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Those who are normally puzzled by a notoriously challenging puzzle might be able to hone their skills in solving it by viewing some of the visitors to the Strong National Museum of Play in Rochester, New York, in action.
Shane Rhinewald, spokesman for the museum — which he says is the “only museum dedicated to the study of play” — recounts the museum having a Rubik’s Cube demonstration that attracted a youthful Rubik’s Cube whiz, who perfectly aligned the colours in a matter of seconds and then reported that it “was slow for her.”
The teen was happy to share insights with museum visitors on how to solve the puzzle, created by a Hungarian architecture professor in 1974.
Rhinewald notes that such demonstrations are only one side to the museum, which reports that it’s home to the “largest collection of toys, dolls, board games and videos,” enabling adult visitors to “be a kid again…
“Whether you grew up with superheroes, or guitar heroes, air hockey or pinball, sinking battleships or sinking quarters at the arcade, it’s all here. Come see the world’s largest collection of toys, dolls, board games and video games.”
The museum includes the National Toy Hall of Fame, where visitors are able to get to “know the greatest minds in play — from Milton Bradley to Walt Disney.”
Also awaiting guests is the World Video Game Hall of Fame.
The museum provides numerous intriguing insights into games, including hugely popular board game Monopoly, with visitors learning that it owes its existence to Charles Darrow, an unemployed Philadelphia plumber, who in 1933 conceived a game now found in more than 110 countries and available in 40 languages. Darrow’s originally circular game is featured in a display called America at Play.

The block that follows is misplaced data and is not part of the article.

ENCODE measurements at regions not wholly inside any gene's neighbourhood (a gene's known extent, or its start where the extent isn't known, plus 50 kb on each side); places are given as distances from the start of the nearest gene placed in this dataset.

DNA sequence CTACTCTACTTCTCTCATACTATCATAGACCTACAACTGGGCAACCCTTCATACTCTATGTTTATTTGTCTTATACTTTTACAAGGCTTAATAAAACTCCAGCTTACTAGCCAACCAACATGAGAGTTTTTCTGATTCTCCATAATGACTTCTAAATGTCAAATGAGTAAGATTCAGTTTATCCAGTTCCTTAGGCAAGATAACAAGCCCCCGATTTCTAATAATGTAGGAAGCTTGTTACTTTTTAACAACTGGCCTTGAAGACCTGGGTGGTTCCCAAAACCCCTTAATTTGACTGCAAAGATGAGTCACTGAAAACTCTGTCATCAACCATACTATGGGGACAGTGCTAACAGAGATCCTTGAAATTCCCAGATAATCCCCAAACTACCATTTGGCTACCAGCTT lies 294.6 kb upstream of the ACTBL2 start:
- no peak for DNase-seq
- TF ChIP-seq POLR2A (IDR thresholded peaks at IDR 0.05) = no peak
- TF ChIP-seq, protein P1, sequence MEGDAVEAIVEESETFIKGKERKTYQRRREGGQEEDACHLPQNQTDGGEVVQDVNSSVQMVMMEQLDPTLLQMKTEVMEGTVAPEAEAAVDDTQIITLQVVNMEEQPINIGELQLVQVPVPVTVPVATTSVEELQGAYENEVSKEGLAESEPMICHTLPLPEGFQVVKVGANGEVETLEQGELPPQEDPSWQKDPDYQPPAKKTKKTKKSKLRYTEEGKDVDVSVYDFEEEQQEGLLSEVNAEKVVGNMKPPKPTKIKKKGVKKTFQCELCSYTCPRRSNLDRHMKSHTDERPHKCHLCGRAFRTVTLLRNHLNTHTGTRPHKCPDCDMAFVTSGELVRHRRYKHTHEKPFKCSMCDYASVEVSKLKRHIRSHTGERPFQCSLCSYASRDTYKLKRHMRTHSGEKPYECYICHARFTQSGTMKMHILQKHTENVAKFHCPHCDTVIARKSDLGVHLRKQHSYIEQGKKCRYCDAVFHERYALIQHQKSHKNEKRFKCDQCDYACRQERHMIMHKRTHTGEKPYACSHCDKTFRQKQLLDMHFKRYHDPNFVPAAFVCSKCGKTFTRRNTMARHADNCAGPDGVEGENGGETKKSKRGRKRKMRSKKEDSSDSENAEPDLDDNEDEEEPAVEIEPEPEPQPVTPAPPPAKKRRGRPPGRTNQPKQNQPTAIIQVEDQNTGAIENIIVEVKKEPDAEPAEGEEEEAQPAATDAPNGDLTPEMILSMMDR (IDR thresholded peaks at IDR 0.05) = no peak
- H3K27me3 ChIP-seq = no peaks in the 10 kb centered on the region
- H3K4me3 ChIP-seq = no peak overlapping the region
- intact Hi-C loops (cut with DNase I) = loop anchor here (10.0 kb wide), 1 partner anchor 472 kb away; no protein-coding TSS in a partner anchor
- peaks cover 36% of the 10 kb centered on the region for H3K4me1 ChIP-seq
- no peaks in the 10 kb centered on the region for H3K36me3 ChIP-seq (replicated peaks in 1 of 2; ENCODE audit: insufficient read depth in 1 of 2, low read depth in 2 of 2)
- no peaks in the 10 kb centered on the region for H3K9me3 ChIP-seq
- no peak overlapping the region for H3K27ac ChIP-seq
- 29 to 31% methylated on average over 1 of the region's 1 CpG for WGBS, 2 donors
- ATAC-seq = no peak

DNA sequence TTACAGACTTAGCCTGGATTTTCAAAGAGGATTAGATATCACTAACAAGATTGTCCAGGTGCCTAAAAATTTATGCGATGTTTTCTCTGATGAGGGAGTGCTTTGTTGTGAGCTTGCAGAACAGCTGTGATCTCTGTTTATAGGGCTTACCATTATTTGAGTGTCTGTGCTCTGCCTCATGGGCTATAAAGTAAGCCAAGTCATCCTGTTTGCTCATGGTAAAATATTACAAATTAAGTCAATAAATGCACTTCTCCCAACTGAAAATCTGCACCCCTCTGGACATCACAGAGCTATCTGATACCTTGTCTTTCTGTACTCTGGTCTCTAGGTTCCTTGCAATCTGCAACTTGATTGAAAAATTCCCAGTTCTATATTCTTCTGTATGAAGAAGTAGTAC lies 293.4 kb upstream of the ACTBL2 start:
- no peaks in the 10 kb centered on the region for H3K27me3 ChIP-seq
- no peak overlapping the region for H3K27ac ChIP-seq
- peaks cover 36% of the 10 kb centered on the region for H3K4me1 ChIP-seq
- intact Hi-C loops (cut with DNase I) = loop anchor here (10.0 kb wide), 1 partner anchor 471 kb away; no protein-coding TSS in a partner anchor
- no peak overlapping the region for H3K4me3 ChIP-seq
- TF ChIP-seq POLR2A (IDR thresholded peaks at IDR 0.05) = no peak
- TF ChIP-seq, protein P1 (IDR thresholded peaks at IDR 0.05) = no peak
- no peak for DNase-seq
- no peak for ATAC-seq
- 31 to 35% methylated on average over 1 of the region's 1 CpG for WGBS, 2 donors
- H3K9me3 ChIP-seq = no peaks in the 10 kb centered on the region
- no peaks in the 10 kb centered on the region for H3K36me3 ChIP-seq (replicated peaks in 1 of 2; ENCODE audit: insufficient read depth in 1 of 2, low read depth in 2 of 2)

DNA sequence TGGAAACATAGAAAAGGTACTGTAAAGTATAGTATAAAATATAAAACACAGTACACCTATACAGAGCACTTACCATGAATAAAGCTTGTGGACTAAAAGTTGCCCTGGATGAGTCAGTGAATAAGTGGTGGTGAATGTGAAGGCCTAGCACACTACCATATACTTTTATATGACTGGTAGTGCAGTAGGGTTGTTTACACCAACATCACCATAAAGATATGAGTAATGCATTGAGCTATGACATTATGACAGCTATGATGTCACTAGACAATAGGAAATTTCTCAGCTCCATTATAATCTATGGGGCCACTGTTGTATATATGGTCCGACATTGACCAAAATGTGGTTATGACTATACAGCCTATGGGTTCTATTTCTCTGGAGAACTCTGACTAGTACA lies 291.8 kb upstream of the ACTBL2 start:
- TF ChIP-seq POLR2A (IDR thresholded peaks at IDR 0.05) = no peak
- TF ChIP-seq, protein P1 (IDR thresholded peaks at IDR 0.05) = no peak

Play Pals in turn has early reminders of both Barbie and G.I. Joe dolls. Among American Comic Books Heroes: The Battle of Good vs. Evil features s the original painting of Captain America.
Meanwhile, Rhinewald says those who visit his attraction won’t likely set a new record for aligning Rubik’s Cube colours perfectly (the fastest time to date is held by a Dutch person, who did it in a breathtakingly quick 5.5 seconds) but they may find they will be able to lower their times after a museum visit if they happen to see a young whiz kid — who are generally dubbed “cubers” — in action while at the attraction.
“If you want to get better, there’s certainly opportunity (at the museum),” he says. “Practice and you’ll never know what will happen.”
More information can be found at museumofplay.org.
Greg Marshall of Rochester, N.Y.-based Genesee Journeys and Shane Rhinewald of The Strong National Museum of Play were on hand at the recent Discover America Day event in Toronto.
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|INCENTIVES | CONTESTS | WEBINARS | PODCASTS | EVENTS | JOBS|